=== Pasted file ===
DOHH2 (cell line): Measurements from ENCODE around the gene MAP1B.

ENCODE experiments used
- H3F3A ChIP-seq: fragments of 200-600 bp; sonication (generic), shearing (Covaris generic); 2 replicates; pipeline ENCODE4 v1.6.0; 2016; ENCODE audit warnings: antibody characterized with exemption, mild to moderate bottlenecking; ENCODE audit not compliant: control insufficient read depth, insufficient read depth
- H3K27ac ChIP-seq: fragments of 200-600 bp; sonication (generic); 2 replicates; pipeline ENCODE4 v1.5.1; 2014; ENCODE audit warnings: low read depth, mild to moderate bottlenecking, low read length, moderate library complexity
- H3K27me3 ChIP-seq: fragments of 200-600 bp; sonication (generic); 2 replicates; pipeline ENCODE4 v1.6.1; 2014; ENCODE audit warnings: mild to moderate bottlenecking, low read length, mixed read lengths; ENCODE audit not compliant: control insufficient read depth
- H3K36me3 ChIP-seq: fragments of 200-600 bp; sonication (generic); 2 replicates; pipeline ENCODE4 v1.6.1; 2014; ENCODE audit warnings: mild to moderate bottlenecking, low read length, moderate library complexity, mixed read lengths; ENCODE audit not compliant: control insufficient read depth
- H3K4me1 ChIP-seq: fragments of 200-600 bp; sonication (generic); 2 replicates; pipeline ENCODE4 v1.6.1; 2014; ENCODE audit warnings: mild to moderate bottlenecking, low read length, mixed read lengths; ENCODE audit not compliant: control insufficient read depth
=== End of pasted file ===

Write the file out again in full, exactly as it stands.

DOHH2 (cell line): Measurements from ENCODE around the gene MAP1B.

ENCODE experiments used
- H3F3A ChIP-seq: fragments of 200-600 bp; sonication (generic), shearing (Covaris generic); 2 replicates; pipeline ENCODE4 v1.6.0; 2016; ENCODE audit warnings: antibody characterized with exemption, mild to moderate bottlenecking; ENCODE audit not compliant: control insufficient read depth, insufficient read depth
- H3K27ac ChIP-seq: fragments of 200-600 bp; sonication (generic); 2 replicates; pipeline ENCODE4 v1.5.1; 2014; ENCODE audit warnings: low read depth, mild to moderate bottlenecking, low read length, moderate library complexity
- H3K27me3 ChIP-seq: fragments of 200-600 bp; sonication (generic); 2 replicates; pipeline ENCODE4 v1.6.1; 2014; ENCODE audit warnings: mild to moderate bottlenecking, low read length, mixed read lengths; ENCODE audit not compliant: control insufficient read depth
- H3K36me3 ChIP-seq: fragments of 200-600 bp; sonication (generic); 2 replicates; pipeline ENCODE4 v1.6.1; 2014; ENCODE audit warnings: mild to moderate bottlenecking, low read length, moderate library complexity, mixed read lengths; ENCODE audit not compliant: control insufficient read depth
- H3K4me1 ChIP-seq: fragments of 200-600 bp; sonication (generic); 2 replicates; pipeline ENCODE4 v1.6.1; 2014; ENCODE audit warnings: mild to moderate bottlenecking, low read length, mixed read lengths; ENCODE audit not compliant: control insufficient read depth